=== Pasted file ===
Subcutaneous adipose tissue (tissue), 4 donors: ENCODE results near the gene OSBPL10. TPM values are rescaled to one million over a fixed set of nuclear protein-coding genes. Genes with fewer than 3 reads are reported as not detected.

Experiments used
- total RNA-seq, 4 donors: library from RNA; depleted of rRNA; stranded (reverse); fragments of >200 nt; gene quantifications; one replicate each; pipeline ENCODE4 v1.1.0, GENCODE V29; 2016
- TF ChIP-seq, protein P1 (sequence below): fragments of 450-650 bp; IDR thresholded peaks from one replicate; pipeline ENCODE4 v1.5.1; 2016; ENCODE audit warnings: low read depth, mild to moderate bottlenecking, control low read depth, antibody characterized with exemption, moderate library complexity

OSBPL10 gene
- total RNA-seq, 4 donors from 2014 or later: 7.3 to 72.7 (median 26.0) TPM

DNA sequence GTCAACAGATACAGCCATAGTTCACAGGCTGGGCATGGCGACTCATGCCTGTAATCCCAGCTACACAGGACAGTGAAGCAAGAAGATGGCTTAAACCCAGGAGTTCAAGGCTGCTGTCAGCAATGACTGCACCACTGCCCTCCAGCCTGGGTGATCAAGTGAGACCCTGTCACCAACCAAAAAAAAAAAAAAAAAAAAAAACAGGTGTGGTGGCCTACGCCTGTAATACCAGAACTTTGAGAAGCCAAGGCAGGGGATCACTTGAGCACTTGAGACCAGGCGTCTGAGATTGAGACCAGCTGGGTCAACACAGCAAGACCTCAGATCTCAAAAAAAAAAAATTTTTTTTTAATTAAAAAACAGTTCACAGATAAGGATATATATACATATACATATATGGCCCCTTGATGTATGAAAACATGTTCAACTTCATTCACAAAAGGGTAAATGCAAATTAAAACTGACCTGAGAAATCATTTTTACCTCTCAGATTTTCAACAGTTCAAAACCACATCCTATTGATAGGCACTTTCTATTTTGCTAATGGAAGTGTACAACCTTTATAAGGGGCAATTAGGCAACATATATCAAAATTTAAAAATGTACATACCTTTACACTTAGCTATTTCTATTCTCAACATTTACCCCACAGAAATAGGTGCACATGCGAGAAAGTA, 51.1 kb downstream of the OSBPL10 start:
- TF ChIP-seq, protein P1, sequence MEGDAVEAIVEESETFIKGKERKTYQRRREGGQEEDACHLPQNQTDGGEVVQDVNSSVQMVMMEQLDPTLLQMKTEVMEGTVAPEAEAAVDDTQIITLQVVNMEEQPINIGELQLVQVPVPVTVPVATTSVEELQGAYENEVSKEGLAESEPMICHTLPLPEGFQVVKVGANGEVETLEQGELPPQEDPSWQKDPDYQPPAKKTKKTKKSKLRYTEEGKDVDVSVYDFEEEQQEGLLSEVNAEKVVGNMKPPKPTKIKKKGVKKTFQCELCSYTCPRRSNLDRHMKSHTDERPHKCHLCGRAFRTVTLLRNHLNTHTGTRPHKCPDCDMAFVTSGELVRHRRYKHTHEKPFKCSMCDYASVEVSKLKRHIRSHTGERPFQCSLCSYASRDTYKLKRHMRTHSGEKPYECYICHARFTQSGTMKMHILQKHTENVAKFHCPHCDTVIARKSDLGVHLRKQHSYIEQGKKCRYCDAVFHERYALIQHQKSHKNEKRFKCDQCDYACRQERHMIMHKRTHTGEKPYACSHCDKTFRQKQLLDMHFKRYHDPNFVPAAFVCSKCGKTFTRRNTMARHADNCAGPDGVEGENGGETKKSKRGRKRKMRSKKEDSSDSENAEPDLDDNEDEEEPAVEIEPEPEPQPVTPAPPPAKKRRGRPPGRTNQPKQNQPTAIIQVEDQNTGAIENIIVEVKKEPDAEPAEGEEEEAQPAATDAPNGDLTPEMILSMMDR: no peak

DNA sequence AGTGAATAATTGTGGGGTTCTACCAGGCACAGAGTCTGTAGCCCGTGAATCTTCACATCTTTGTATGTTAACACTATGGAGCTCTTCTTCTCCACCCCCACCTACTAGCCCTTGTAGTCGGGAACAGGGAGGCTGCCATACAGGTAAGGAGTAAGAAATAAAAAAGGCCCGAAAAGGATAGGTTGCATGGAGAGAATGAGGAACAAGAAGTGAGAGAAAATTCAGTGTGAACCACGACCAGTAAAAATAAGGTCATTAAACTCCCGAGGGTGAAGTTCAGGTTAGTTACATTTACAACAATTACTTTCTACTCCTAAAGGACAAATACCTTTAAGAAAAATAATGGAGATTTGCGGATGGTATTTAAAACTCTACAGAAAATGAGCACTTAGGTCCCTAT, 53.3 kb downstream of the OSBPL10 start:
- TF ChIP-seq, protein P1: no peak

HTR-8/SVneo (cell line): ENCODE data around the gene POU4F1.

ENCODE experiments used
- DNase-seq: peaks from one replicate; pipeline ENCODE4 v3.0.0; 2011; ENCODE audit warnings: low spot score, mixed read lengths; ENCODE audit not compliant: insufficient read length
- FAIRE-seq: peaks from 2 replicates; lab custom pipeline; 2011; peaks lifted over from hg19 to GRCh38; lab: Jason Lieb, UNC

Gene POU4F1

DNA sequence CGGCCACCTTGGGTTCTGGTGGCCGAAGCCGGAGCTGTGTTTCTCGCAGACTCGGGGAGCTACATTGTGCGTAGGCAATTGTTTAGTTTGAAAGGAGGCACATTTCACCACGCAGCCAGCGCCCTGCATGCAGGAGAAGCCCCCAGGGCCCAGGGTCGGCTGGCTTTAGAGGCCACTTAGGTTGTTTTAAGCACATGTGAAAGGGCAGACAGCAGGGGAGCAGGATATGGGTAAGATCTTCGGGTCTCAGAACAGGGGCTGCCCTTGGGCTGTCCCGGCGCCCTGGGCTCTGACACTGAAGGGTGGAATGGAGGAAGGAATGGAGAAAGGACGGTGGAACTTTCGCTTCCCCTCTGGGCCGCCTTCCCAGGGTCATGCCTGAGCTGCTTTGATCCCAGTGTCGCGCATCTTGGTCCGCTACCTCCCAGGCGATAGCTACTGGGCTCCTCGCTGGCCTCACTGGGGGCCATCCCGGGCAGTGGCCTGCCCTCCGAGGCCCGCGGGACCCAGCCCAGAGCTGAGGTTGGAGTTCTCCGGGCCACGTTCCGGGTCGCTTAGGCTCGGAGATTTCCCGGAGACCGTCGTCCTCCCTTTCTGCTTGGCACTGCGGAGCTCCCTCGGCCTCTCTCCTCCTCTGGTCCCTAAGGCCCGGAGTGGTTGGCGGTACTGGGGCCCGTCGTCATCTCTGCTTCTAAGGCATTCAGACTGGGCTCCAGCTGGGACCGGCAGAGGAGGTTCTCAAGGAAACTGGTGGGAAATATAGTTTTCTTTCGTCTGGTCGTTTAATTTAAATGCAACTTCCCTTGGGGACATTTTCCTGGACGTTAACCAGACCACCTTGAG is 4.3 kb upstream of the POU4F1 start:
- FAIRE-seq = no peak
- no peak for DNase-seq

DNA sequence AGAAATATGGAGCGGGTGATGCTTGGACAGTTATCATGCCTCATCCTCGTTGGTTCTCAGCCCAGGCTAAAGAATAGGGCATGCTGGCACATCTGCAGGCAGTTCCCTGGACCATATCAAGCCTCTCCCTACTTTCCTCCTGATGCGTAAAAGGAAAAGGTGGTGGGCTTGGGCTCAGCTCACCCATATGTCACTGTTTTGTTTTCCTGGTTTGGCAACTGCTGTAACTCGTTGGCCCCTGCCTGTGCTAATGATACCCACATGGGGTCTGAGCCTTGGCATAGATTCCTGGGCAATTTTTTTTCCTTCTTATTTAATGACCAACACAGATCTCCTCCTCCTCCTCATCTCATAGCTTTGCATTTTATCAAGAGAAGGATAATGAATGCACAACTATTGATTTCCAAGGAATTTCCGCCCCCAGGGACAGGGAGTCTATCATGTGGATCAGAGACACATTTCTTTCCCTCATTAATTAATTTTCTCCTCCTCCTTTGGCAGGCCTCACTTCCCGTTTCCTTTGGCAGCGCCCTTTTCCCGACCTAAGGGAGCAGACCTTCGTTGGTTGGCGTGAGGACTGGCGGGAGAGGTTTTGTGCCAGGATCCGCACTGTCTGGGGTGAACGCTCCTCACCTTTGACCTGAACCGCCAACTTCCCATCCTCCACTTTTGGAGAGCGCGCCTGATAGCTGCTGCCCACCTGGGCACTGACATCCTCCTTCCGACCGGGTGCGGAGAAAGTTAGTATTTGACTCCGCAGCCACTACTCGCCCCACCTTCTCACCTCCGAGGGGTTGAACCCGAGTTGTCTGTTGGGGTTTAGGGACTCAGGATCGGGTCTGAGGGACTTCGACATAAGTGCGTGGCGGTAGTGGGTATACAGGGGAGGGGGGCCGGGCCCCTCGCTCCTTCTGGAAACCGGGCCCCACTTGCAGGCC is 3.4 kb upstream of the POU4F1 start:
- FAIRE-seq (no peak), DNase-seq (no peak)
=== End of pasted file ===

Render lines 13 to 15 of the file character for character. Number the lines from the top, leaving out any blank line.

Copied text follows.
- DNase-seq: peaks from one replicate; pipeline ENCODE4 v3.0.0; 2011; ENCODE audit warnings: low spot score, mixed read lengths; ENCODE audit not compliant: insufficient read length
- FAIRE-seq: peaks from 2 replicates; lab custom pipeline; 2011; peaks lifted over from hg19 to GRCh38; lab: Jason Lieb, UNC

Gene POU4F1